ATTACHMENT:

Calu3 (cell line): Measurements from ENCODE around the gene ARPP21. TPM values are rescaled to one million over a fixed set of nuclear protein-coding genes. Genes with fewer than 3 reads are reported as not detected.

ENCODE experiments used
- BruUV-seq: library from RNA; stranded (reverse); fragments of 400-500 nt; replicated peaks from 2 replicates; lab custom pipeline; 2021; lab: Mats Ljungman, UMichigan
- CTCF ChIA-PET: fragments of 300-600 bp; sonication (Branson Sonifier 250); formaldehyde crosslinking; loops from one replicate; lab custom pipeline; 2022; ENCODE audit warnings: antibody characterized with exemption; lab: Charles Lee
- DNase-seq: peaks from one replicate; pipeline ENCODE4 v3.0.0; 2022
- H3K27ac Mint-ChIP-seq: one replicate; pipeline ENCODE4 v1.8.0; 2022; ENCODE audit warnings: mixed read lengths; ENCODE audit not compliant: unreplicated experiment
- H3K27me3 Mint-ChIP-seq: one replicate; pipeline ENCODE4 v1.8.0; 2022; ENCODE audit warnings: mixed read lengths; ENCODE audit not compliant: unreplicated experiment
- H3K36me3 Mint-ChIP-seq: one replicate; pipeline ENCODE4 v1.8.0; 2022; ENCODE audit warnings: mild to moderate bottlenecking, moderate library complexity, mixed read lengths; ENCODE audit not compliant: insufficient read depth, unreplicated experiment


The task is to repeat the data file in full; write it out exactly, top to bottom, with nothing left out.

Calu3 (cell line): Measurements from ENCODE around the gene ARPP21. TPM values are rescaled to one million over a fixed set of nuclear protein-coding genes. Genes with fewer than 3 reads are reported as not detected.

ENCODE experiments used
- BruUV-seq: library from RNA; stranded (reverse); fragments of 400-500 nt; replicated peaks from 2 replicates; lab custom pipeline; 2021; lab: Mats Ljungman, UMichigan
- CTCF ChIA-PET: fragments of 300-600 bp; sonication (Branson Sonifier 250); formaldehyde crosslinking; loops from one replicate; lab custom pipeline; 2022; ENCODE audit warnings: antibody characterized with exemption; lab: Charles Lee
- DNase-seq: peaks from one replicate; pipeline ENCODE4 v3.0.0; 2022
- H3K27ac Mint-ChIP-seq: one replicate; pipeline ENCODE4 v1.8.0; 2022; ENCODE audit warnings: mixed read lengths; ENCODE audit not compliant: unreplicated experiment
- H3K27me3 Mint-ChIP-seq: one replicate; pipeline ENCODE4 v1.8.0; 2022; ENCODE audit warnings: mixed read lengths; ENCODE audit not compliant: unreplicated experiment
- H3K36me3 Mint-ChIP-seq: one replicate; pipeline ENCODE4 v1.8.0; 2022; ENCODE audit warnings: mild to moderate bottlenecking, moderate library complexity, mixed read lengths; ENCODE audit not compliant: insufficient read depth, unreplicated experiment